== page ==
The Jazz Singer (1980)

Neil Diamond is a fifth-generation temple cantor who really wants to be a pop star. His  wife and his father (Lawrence Olivier) both oppose these ambitions and want him to continue in the traditional family occupation. But when Diamond gets an offer to record in LA, he jumps at the chance, assuring dad and wifey that he’ll return in two weeks. Instead he stays in LA, falls in love with a woman producer/manager, and becomes a pop sensation. His father disowns him at this point, and Diamond goes through a dark night of the soul, hitchhiking around and singing in country bars. But when one of his friends tracks him down and shows him a photo of his new baby, Diamond heads home to the girlfriend. The happy ending includes a big concert and a reconciliation with dad.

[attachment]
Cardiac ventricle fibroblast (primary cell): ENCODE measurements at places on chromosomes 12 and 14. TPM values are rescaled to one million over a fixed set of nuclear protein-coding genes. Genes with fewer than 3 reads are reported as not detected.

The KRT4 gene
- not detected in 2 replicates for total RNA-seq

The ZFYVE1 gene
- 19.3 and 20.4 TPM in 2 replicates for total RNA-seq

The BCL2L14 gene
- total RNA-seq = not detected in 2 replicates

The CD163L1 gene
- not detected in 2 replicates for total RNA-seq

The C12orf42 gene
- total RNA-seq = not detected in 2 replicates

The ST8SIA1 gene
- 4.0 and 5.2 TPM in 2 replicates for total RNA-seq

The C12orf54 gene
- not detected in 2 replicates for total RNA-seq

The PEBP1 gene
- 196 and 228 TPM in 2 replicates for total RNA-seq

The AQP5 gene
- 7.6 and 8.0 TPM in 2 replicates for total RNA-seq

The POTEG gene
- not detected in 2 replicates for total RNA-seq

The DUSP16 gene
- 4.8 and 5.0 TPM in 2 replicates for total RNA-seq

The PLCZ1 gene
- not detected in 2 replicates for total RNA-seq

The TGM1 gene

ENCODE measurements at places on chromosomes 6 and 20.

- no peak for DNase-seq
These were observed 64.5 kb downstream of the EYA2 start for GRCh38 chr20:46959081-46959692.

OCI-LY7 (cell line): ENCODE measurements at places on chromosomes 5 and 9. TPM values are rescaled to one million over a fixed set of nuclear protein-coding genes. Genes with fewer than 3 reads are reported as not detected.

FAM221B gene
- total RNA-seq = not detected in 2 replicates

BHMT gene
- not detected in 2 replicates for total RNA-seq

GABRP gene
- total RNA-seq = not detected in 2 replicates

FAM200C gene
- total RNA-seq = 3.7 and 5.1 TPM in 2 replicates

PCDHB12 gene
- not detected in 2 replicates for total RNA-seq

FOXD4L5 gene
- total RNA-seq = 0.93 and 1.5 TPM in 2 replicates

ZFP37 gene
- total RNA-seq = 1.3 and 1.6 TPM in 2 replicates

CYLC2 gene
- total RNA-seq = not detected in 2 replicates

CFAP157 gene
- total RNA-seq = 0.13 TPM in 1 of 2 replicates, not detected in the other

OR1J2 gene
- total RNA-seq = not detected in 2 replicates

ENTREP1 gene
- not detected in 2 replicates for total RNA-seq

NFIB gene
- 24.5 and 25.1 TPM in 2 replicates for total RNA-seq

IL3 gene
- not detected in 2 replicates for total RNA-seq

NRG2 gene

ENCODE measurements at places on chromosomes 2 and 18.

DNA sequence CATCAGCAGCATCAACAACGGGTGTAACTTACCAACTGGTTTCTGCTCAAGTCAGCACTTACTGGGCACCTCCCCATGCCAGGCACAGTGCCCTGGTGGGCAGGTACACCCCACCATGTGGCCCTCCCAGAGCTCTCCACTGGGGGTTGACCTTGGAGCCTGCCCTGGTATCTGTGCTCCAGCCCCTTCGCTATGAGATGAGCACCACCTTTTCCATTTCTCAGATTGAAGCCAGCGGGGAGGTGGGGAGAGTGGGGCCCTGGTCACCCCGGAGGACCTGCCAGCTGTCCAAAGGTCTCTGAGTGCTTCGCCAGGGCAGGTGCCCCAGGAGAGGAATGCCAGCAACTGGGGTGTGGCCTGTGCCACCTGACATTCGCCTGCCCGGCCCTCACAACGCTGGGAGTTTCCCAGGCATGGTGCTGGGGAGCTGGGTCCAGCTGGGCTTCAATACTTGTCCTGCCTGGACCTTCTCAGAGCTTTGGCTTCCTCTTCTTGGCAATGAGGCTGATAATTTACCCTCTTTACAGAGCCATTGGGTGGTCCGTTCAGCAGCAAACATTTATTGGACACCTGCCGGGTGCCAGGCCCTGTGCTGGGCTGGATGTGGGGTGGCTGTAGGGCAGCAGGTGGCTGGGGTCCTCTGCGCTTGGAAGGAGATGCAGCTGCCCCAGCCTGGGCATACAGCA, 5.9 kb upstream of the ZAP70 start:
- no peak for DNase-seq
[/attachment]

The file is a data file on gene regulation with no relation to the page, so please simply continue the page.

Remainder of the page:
James Booth has a few lines in an early scene as  Paul Rossini, the producer for an obnoxious English rock star.  Booth wears a suit, smokes a cigar, and speaks with a forceful, Cockney-accented delivery.  He looks terrific.

Text copyright Diana Blackwell, 2002